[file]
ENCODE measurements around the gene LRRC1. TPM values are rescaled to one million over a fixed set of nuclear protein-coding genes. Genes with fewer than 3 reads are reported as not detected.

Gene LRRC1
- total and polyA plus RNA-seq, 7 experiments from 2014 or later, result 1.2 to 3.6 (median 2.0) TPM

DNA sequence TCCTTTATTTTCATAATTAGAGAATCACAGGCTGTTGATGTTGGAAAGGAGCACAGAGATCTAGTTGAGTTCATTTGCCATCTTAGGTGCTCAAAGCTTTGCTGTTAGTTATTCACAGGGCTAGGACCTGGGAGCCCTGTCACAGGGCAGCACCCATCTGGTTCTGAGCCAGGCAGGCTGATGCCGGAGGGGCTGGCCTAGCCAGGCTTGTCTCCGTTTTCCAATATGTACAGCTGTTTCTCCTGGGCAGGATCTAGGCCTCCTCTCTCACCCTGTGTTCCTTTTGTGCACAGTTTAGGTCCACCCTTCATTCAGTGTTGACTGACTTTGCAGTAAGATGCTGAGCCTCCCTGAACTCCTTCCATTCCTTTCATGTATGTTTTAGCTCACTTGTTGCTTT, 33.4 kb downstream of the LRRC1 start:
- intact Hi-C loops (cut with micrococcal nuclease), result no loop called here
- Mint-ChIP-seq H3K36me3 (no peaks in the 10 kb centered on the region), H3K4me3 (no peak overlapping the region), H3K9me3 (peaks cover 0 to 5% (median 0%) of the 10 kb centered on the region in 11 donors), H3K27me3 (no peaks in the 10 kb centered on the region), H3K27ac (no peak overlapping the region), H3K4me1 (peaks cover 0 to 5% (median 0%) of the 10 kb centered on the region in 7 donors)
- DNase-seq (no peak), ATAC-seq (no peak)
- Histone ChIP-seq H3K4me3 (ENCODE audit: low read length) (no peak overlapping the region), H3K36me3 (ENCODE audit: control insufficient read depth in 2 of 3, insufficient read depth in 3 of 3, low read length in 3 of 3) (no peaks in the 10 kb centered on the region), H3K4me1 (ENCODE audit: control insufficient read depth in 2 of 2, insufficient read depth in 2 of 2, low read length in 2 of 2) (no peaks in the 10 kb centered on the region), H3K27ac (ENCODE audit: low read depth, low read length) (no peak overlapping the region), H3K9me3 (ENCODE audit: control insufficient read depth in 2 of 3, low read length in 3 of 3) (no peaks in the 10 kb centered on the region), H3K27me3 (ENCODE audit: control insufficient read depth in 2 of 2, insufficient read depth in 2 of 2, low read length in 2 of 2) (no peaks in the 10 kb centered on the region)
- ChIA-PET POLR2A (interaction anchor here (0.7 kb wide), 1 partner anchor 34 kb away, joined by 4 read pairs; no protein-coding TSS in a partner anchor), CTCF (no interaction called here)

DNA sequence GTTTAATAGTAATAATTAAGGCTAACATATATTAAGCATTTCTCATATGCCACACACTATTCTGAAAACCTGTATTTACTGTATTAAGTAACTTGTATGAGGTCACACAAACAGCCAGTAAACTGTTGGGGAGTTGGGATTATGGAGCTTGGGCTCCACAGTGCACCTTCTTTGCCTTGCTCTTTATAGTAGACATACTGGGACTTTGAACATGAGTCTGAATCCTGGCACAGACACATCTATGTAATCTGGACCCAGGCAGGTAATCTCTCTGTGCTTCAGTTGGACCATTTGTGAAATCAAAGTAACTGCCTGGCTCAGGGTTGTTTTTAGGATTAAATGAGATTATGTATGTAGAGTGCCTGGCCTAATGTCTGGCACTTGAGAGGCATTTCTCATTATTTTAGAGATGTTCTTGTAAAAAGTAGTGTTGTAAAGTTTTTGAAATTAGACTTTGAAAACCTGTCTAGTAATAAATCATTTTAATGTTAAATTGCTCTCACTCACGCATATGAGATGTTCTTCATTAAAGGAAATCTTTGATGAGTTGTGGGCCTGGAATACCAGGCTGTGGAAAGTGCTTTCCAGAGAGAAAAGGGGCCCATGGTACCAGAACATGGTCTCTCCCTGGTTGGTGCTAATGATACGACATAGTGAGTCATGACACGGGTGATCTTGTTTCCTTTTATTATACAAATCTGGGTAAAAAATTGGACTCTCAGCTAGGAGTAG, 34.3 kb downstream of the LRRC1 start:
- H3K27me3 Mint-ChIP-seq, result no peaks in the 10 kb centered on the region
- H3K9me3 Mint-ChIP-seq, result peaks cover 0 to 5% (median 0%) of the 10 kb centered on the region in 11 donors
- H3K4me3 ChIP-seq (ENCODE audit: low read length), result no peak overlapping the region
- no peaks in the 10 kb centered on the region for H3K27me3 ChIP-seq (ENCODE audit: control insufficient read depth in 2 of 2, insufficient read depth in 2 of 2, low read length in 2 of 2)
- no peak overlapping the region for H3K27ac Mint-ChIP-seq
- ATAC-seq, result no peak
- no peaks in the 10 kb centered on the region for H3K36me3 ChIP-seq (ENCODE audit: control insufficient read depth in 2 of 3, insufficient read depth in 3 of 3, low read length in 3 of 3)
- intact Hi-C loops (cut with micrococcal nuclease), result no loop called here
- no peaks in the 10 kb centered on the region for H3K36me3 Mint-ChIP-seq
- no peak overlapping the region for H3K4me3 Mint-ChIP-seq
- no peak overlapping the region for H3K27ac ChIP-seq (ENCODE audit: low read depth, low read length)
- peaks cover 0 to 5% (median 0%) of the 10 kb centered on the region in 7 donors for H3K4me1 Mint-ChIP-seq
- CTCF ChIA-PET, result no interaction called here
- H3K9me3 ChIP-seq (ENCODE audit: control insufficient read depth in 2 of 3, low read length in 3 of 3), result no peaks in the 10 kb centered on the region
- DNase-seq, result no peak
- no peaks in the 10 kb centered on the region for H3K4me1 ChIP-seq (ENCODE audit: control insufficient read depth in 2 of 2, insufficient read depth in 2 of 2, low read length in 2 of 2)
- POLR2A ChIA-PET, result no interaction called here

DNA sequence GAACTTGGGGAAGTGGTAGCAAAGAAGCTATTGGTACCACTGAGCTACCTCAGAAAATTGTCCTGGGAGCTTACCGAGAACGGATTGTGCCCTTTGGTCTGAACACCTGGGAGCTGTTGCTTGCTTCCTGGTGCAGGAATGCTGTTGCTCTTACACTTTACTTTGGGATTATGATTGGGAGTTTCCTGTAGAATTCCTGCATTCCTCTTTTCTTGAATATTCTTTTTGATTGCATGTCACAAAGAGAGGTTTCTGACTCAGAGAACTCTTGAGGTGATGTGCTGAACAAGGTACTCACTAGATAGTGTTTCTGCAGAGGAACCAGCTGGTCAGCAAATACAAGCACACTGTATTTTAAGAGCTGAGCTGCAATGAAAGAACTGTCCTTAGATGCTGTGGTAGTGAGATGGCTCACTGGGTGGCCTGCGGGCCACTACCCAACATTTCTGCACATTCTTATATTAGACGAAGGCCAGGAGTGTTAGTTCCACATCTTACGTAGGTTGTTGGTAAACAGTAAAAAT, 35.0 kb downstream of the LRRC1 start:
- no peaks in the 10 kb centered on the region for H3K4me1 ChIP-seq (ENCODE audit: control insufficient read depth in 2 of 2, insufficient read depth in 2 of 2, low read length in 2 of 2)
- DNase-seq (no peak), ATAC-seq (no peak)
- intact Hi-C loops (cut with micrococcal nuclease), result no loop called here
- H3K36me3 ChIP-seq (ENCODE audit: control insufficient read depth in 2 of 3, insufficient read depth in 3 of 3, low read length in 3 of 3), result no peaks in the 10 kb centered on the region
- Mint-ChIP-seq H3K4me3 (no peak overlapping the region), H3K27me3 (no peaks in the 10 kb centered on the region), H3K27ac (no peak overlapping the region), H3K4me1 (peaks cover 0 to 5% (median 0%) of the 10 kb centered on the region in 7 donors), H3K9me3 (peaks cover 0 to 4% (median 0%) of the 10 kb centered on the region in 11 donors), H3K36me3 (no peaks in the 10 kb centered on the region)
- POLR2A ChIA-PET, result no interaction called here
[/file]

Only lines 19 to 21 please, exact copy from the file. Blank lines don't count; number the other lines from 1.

- no peaks in the 10 kb centered on the region for H3K36me3 Mint-ChIP-seq
- no peak overlapping the region for H3K4me3 Mint-ChIP-seq
- no peak overlapping the region for H3K27ac ChIP-seq (ENCODE audit: low read depth, low read length)